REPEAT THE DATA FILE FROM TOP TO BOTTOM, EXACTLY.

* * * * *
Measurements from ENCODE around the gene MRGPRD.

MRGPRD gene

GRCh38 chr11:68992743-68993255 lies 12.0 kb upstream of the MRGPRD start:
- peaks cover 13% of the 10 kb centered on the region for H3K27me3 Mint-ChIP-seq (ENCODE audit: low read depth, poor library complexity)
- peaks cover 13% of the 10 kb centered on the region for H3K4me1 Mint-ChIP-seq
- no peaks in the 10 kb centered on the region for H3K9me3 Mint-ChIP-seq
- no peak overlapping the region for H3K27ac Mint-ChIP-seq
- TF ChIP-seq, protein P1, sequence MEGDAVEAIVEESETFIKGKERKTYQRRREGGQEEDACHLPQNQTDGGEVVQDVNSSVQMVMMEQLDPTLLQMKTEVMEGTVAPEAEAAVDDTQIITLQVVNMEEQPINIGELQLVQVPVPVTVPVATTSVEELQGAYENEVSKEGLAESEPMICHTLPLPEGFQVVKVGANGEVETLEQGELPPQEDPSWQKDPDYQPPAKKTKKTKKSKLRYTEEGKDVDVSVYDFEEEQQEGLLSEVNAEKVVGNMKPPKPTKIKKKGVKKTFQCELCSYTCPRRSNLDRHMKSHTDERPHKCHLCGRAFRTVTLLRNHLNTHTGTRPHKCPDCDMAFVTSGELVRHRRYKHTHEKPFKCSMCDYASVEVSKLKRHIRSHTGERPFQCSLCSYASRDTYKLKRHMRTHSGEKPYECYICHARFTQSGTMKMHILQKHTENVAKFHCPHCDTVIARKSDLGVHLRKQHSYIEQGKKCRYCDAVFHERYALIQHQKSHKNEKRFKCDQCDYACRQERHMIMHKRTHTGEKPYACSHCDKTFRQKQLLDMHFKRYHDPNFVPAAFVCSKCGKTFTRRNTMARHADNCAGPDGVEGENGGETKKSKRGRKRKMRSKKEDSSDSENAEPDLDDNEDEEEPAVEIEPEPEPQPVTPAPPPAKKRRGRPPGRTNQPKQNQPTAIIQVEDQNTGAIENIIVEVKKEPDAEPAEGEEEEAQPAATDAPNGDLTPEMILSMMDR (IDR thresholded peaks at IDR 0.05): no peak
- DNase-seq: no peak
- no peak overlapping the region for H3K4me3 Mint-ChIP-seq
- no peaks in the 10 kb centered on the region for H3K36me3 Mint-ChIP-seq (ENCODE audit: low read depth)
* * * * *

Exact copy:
Measurements from ENCODE around the gene MRGPRD.

MRGPRD gene

GRCh38 chr11:68992743-68993255 lies 12.0 kb upstream of the MRGPRD start:
- peaks cover 13% of the 10 kb centered on the region for H3K27me3 Mint-ChIP-seq (ENCODE audit: low read depth, poor library complexity)
- peaks cover 13% of the 10 kb centered on the region for H3K4me1 Mint-ChIP-seq
- no peaks in the 10 kb centered on the region for H3K9me3 Mint-ChIP-seq
- no peak overlapping the region for H3K27ac Mint-ChIP-seq
- TF ChIP-seq, protein P1, sequence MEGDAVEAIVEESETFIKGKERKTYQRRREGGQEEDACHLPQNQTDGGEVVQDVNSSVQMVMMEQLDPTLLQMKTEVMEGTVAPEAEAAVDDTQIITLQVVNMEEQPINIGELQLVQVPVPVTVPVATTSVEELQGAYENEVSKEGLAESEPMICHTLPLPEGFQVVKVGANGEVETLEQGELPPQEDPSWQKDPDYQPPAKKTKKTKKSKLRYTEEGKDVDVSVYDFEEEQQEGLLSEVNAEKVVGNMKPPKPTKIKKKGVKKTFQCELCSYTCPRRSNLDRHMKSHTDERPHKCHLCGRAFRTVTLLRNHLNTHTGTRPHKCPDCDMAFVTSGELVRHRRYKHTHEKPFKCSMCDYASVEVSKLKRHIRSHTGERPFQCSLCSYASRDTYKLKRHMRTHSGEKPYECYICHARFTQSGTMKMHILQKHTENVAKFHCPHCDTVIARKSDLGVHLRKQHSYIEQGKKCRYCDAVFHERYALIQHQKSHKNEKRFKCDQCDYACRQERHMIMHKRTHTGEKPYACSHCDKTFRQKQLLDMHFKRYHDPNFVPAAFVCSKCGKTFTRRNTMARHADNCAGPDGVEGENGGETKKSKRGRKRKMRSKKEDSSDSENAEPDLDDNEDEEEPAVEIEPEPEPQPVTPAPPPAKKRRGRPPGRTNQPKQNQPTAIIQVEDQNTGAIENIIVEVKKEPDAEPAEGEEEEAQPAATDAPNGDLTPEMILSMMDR (IDR thresholded peaks at IDR 0.05): no peak
- DNase-seq: no peak
- no peak overlapping the region for H3K4me3 Mint-ChIP-seq
- no peaks in the 10 kb centered on the region for H3K36me3 Mint-ChIP-seq (ENCODE audit: low read depth)